Insomnia

Insomnia

What is Insomnia?

Insomnia is defined as difficulty in falling asleep, difficulty staying asleep, or waking up early in the morning and not being able to return to sleep. In general, people with insomnia sleep less or sleep poorly despite having an adequate chance to sleep. Poor sleep may lead to trouble functioning during the daytime.

Insomnia is not defined by the number of hours slept because “sufficient sleep” can vary from one person to another. Sleep requirements may also decrease with age.

Insomnia is the most common sleep complaint. While almost everyone has an occasional night of poor sleep, approximately 10 percent of adults have long-term or chronic insomnia.

This information will review the symptoms, causes, diagnosis of insomnia, and the treatment for insomnia.  

Insomnia Symptoms

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  • Difficulty falling asleep or staying asleep
  • Variable sleep, such as several nights of poor sleep followed by a night of better sleep
  • Daytime fatigue or sleepiness
  • Forgetfulness
    Poor concentration
    Irritability
  • Anxiety
  • Depression
  • Reduced motivation or energy
  • Increased errors or accidents
  • Ongoing worry about sleep

For many people, the symptoms of insomnia interfere with personal relationships, job performance, and daily function. People with insomnia may have small differences in memory and problem solving compared with people without insomnia. However, they seem to have similar abilities on tests of general cognitive function, perception, verbal ability, attention, and complex thinking.

People with insomnia have an impaired sense of sleep. You may feel that you have not slept, even if testing shows that you have. You may also feel more fatigued than individuals without insomnia, even if testing indicates that you are less sleepy. This impaired sense of sleep may be related to a problem with the body’s sleep-arousal system, which normally helps you feel awake after sleeping and feel tired before going to bed.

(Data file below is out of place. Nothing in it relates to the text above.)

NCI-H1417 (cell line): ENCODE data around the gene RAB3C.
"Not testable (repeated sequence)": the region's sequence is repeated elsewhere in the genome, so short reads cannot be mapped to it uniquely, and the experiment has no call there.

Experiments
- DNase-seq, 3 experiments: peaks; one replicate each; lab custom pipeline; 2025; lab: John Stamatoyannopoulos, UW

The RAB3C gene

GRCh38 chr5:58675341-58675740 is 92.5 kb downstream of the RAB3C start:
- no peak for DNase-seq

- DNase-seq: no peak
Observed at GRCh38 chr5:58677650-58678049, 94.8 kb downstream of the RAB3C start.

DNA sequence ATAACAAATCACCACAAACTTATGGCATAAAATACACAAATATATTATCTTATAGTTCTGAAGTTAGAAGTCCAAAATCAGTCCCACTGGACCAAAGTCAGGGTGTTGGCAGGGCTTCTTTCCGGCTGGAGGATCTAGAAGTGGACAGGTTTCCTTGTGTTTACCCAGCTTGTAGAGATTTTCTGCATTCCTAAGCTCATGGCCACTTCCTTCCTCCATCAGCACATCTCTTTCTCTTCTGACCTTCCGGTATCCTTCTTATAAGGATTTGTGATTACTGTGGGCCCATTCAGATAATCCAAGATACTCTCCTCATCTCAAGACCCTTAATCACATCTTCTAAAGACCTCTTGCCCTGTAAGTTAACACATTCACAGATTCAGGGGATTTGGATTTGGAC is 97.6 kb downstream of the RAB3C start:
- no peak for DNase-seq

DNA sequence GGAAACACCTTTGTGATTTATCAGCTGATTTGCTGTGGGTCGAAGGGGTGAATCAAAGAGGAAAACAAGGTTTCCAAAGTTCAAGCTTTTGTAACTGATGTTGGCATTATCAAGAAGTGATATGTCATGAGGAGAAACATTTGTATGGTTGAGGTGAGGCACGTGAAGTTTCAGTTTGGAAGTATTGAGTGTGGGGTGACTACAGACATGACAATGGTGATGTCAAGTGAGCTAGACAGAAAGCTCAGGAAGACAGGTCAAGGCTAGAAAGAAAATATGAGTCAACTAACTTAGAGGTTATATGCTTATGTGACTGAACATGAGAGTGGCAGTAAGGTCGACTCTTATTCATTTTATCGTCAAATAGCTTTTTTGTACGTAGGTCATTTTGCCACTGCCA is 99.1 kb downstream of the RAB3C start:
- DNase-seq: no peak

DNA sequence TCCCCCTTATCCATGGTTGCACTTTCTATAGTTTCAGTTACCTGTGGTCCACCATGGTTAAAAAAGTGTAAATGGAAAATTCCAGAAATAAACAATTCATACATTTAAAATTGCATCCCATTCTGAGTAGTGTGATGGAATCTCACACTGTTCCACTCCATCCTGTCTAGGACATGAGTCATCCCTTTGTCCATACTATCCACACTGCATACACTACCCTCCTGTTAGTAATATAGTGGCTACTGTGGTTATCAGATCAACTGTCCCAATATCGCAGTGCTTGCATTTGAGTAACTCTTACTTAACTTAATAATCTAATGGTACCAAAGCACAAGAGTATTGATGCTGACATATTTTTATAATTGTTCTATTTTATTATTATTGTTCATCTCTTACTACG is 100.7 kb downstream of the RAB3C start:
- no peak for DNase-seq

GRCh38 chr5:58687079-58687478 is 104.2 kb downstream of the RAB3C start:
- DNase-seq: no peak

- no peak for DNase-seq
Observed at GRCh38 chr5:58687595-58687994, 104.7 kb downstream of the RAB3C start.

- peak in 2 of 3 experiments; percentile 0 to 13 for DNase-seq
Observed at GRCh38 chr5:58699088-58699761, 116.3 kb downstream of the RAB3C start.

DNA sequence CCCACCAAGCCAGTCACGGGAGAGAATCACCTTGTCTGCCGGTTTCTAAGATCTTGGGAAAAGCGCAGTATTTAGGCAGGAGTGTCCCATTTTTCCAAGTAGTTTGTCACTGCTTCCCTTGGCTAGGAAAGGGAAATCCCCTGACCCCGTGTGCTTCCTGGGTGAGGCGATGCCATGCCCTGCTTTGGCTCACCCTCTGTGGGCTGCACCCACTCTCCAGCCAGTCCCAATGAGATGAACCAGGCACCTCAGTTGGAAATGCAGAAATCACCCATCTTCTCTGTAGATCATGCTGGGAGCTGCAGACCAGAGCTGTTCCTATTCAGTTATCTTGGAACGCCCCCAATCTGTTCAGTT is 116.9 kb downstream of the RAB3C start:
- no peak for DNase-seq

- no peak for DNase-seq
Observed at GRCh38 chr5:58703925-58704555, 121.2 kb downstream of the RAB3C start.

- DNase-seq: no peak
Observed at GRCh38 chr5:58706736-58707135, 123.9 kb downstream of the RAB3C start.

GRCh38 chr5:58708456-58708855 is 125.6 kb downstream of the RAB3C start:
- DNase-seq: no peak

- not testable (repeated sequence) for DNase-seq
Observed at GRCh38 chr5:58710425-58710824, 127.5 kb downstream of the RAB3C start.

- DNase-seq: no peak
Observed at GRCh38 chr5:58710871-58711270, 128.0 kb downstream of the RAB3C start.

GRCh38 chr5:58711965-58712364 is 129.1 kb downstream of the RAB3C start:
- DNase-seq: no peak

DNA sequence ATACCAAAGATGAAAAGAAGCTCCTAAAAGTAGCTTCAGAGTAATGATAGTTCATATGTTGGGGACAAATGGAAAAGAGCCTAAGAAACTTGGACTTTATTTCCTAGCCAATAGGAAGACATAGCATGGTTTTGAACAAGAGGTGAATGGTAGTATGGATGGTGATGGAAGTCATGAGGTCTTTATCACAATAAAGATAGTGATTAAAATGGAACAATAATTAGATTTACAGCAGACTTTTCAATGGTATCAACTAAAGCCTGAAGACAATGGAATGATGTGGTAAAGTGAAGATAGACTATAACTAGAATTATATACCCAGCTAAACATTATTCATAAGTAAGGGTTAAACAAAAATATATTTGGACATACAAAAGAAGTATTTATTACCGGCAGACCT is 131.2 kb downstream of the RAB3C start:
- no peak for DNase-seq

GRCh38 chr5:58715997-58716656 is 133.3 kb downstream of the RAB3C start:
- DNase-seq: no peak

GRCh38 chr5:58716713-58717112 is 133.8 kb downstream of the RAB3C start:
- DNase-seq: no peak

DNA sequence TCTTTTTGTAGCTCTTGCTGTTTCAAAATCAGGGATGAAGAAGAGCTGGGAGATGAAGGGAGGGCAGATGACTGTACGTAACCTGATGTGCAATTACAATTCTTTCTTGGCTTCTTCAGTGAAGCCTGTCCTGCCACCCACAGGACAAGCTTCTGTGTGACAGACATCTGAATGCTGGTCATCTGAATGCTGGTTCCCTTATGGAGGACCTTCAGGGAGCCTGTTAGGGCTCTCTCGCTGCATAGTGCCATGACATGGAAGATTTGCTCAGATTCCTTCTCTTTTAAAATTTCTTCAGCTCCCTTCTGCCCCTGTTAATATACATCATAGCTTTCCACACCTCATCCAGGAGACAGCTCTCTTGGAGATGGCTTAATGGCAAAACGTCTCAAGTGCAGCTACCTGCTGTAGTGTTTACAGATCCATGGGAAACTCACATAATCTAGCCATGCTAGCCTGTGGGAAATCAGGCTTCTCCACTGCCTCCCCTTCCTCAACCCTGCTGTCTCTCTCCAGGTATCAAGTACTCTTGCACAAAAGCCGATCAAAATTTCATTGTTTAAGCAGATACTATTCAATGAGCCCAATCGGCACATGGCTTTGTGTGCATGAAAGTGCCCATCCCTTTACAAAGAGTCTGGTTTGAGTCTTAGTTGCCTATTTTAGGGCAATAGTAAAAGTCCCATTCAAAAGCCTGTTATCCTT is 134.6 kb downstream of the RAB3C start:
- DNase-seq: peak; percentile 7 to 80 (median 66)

One result of poor sleep is that you may become concerned that you will be sleep-deprived and will suffer from serious consequences of lost sleep. This concern may grow as you are unable to sleep, which in turn makes it increasingly difficult to fall asleep. It is important that you not get caught in this cycle and understand that you are sleeping more than it seems.

Insomnia Causes

Short-Term Insomnia lasts less than three months and is usually associated with stressors. Possible stressors include the following:

  • Changes in the sleeping environment (temperature, light, noise)
  • The loss of a loved one, divorce, or job loss
  • Recent illness, surgery, or sources of pain
  • Use or withdrawal from stimulants (caffeine), certain medications (theophylline, beta-blockers, steroids, thyroid replacement, and asthma inhalers), illegal drugs (cocaine and methamphetamine), or alcohol

Short-term insomnia often resolves when the stressor resolves

Situations that disrupt your normal sleep cycle can also cause insomnia. Some examples of this include:

  • Jet lag – Traveling across time zones can cause insomnia, known as jet lag, may occur regardless of the direction of travel, although it is most pronounced when traveling west to east. Most people require several days to adjust their sleep patterns to the new time zone. 
  • Shift work – Individuals who work the night shift commonly experience insomnia. You may be sleepy at work and while driving home in the morning, but have difficulty staying asleep past noon. The sleep problems can be resolved by transferring from the night shift or by sleeping at the same time every day including weekends for several weeks. 

Long-term insomnia (or chronic) insomnia lasts longer than three months and occurs at least three nights per week. Insomnia often occurs with other conditions, including:

  • Mental health problems, such as depression, anxiety disorders (including panic attacks), and posttraumatic stress disorder
  • Medical illnesses, especially those that cause pain, stress, or difficulty breathing
  • Neurological disorders, such as Parkinson disease and Alzheimer disease
  • Other sleep disorders, such as sleep apnea, restless legs syndrome, periodic limb movements, and circadian rhythm disorders